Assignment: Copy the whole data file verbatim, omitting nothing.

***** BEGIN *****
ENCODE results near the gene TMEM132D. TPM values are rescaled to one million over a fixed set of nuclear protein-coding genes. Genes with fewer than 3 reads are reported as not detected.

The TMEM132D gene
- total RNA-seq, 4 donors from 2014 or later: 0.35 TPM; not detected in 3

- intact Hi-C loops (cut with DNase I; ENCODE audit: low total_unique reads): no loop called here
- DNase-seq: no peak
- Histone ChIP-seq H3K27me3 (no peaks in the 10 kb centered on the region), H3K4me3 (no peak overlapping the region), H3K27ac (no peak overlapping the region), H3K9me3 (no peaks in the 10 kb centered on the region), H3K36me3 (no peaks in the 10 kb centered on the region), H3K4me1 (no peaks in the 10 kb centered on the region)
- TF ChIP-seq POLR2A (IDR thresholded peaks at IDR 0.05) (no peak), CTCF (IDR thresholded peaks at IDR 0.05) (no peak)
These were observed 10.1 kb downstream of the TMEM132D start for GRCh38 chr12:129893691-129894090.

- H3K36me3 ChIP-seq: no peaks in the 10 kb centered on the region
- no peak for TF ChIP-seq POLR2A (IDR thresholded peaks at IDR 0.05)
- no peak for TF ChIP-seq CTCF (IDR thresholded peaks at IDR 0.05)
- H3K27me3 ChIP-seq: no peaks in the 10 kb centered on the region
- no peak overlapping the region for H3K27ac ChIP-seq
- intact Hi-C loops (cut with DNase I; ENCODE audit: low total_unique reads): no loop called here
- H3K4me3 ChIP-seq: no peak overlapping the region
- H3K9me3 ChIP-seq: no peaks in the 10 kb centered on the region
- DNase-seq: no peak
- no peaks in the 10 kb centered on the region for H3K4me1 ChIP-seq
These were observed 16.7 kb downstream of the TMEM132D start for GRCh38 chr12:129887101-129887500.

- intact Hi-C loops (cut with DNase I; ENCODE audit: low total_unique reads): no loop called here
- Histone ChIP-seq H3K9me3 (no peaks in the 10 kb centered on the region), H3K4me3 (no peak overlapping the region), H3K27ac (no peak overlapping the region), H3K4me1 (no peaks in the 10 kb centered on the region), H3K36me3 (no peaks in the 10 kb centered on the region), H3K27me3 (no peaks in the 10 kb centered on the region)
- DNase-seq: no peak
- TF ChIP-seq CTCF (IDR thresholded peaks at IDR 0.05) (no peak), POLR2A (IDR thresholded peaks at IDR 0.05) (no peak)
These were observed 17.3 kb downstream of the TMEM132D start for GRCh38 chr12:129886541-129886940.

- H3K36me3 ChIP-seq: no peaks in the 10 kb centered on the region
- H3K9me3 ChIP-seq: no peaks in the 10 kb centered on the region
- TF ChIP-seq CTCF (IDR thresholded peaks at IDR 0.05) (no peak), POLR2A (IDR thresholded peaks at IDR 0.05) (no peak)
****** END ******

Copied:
ENCODE results near the gene TMEM132D. TPM values are rescaled to one million over a fixed set of nuclear protein-coding genes. Genes with fewer than 3 reads are reported as not detected.

The TMEM132D gene
- total RNA-seq, 4 donors from 2014 or later: 0.35 TPM; not detected in 3

- intact Hi-C loops (cut with DNase I; ENCODE audit: low total_unique reads): no loop called here
- DNase-seq: no peak
- Histone ChIP-seq H3K27me3 (no peaks in the 10 kb centered on the region), H3K4me3 (no peak overlapping the region), H3K27ac (no peak overlapping the region), H3K9me3 (no peaks in the 10 kb centered on the region), H3K36me3 (no peaks in the 10 kb centered on the region), H3K4me1 (no peaks in the 10 kb centered on the region)
- TF ChIP-seq POLR2A (IDR thresholded peaks at IDR 0.05) (no peak), CTCF (IDR thresholded peaks at IDR 0.05) (no peak)
These were observed 10.1 kb downstream of the TMEM132D start for GRCh38 chr12:129893691-129894090.

- H3K36me3 ChIP-seq: no peaks in the 10 kb centered on the region
- no peak for TF ChIP-seq POLR2A (IDR thresholded peaks at IDR 0.05)
- no peak for TF ChIP-seq CTCF (IDR thresholded peaks at IDR 0.05)
- H3K27me3 ChIP-seq: no peaks in the 10 kb centered on the region
- no peak overlapping the region for H3K27ac ChIP-seq
- intact Hi-C loops (cut with DNase I; ENCODE audit: low total_unique reads): no loop called here
- H3K4me3 ChIP-seq: no peak overlapping the region
- H3K9me3 ChIP-seq: no peaks in the 10 kb centered on the region
- DNase-seq: no peak
- no peaks in the 10 kb centered on the region for H3K4me1 ChIP-seq
These were observed 16.7 kb downstream of the TMEM132D start for GRCh38 chr12:129887101-129887500.

- intact Hi-C loops (cut with DNase I; ENCODE audit: low total_unique reads): no loop called here
- Histone ChIP-seq H3K9me3 (no peaks in the 10 kb centered on the region), H3K4me3 (no peak overlapping the region), H3K27ac (no peak overlapping the region), H3K4me1 (no peaks in the 10 kb centered on the region), H3K36me3 (no peaks in the 10 kb centered on the region), H3K27me3 (no peaks in the 10 kb centered on the region)
- DNase-seq: no peak
- TF ChIP-seq CTCF (IDR thresholded peaks at IDR 0.05) (no peak), POLR2A (IDR thresholded peaks at IDR 0.05) (no peak)
These were observed 17.3 kb downstream of the TMEM132D start for GRCh38 chr12:129886541-129886940.

- H3K36me3 ChIP-seq: no peaks in the 10 kb centered on the region
- H3K9me3 ChIP-seq: no peaks in the 10 kb centered on the region
- TF ChIP-seq CTCF (IDR thresholded peaks at IDR 0.05) (no peak), POLR2A (IDR thresholded peaks at IDR 0.05) (no peak)